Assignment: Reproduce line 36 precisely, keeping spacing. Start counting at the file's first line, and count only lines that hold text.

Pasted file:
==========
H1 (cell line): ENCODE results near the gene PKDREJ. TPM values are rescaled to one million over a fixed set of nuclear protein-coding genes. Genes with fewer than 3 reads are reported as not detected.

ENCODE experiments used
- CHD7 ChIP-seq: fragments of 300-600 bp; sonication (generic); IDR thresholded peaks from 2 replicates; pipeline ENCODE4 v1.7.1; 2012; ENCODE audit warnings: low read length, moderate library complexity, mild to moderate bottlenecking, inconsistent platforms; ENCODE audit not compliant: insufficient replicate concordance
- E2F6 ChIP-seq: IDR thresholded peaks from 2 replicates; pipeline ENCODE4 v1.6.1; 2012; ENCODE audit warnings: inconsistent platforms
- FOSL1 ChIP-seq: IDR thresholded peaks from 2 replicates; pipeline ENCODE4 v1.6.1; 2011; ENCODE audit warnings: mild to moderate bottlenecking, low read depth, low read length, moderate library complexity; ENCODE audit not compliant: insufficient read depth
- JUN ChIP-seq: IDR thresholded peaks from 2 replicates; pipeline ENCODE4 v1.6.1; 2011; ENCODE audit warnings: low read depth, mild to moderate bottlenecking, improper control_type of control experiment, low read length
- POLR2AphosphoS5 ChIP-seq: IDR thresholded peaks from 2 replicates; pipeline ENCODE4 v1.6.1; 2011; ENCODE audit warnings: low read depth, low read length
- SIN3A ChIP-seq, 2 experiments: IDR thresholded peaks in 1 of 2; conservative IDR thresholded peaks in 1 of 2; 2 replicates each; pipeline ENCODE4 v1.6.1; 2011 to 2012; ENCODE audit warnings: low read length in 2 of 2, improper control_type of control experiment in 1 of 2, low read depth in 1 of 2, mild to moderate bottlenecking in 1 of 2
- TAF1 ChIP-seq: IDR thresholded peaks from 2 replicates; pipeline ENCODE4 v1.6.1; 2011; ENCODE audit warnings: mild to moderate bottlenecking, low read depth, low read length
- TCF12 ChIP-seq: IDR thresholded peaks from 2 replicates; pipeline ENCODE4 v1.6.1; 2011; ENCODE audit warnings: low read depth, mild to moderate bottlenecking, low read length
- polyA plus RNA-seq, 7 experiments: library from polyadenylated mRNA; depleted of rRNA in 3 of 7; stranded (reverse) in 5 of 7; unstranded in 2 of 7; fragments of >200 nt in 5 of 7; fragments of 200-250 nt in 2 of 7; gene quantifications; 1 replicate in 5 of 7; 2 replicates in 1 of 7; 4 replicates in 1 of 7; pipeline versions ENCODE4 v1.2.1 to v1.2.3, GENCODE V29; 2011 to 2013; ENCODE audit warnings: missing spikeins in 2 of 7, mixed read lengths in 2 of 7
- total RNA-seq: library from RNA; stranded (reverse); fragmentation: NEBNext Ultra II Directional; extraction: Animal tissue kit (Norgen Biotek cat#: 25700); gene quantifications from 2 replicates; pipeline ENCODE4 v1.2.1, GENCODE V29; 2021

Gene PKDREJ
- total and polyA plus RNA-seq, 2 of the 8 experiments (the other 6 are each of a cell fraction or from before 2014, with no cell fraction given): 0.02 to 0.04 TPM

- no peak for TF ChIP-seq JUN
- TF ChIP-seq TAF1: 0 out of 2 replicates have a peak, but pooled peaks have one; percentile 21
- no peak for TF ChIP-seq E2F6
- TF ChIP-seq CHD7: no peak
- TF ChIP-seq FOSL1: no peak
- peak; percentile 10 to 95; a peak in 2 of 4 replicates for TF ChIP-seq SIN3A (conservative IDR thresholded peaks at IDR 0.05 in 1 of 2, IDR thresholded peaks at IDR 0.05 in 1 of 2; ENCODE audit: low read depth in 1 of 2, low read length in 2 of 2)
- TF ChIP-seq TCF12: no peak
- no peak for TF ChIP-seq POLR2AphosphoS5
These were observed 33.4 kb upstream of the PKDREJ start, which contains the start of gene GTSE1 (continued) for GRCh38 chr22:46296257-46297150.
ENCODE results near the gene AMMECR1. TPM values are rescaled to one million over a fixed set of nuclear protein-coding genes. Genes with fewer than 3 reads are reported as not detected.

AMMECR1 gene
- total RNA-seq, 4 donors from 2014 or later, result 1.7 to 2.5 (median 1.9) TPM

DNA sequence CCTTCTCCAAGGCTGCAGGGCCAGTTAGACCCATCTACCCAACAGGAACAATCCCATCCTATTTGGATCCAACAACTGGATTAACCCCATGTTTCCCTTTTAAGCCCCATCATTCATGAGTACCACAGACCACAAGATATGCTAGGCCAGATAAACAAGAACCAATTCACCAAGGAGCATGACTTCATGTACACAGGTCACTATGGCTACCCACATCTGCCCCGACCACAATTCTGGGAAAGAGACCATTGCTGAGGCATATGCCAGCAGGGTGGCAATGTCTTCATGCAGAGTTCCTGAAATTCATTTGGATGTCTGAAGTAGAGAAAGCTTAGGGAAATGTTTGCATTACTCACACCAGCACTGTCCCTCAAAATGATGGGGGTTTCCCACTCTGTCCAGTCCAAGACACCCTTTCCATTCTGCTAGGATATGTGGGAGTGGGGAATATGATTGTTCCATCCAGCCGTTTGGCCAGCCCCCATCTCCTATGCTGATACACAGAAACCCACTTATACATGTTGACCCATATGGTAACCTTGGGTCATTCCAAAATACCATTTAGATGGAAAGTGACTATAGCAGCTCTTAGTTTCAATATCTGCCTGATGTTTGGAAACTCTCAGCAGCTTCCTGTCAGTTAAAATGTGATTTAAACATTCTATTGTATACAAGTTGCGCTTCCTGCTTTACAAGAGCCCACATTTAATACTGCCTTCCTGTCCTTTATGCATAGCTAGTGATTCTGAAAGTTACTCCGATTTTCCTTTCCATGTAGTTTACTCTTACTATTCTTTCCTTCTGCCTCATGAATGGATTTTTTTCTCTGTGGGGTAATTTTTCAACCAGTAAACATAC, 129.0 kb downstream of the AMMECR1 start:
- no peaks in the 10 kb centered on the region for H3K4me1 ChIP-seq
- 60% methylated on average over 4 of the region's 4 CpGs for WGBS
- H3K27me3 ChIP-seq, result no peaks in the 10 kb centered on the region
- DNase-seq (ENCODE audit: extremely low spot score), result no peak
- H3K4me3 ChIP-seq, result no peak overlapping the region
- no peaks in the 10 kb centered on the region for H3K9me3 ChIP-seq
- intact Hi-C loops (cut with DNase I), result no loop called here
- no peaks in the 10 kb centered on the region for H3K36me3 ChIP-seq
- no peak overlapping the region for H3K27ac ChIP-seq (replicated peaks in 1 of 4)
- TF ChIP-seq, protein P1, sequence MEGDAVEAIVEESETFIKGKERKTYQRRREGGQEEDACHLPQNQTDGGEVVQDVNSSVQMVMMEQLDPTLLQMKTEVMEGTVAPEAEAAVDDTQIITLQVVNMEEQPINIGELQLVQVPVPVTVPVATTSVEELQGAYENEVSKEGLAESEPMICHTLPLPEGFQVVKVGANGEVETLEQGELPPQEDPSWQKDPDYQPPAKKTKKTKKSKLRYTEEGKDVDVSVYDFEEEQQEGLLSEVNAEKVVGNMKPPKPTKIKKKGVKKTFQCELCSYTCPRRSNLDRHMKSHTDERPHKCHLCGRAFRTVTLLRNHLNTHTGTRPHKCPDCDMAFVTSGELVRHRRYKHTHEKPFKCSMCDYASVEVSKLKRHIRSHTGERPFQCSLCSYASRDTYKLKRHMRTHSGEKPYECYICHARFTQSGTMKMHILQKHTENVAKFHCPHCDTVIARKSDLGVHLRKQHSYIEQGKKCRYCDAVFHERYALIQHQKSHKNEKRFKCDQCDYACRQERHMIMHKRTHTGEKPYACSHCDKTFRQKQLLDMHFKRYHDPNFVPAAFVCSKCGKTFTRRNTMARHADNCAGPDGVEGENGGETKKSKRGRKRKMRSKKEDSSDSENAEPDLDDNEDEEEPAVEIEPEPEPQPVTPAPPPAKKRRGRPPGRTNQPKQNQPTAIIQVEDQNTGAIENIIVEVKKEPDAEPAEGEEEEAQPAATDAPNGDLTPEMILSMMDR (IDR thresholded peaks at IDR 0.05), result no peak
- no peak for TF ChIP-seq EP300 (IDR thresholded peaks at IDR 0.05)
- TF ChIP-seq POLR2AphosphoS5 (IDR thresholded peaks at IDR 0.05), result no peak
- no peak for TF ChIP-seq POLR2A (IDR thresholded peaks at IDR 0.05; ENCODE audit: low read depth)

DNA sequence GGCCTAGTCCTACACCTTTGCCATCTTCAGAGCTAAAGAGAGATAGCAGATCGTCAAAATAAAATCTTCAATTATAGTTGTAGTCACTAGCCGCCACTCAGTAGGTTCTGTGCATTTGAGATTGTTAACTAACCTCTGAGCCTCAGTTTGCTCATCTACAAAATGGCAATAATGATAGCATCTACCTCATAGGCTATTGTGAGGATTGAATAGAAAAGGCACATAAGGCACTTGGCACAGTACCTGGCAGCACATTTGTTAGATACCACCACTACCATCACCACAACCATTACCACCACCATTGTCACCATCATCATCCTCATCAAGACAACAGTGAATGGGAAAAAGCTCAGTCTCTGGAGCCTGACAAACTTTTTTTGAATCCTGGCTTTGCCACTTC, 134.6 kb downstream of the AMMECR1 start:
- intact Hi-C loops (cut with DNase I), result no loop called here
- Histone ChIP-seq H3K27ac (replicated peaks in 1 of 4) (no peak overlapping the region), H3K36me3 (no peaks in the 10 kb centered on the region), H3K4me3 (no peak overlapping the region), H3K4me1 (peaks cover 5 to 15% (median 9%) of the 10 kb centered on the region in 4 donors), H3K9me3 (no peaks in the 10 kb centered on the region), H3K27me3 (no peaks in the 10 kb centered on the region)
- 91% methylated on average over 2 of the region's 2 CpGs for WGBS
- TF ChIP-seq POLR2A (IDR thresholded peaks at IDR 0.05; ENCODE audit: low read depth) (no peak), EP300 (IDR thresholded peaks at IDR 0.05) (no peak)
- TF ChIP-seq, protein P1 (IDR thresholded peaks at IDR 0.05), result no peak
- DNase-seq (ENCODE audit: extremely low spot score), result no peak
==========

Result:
- no peak overlapping the region for H3K27ac ChIP-seq (replicated peaks in 1 of 4)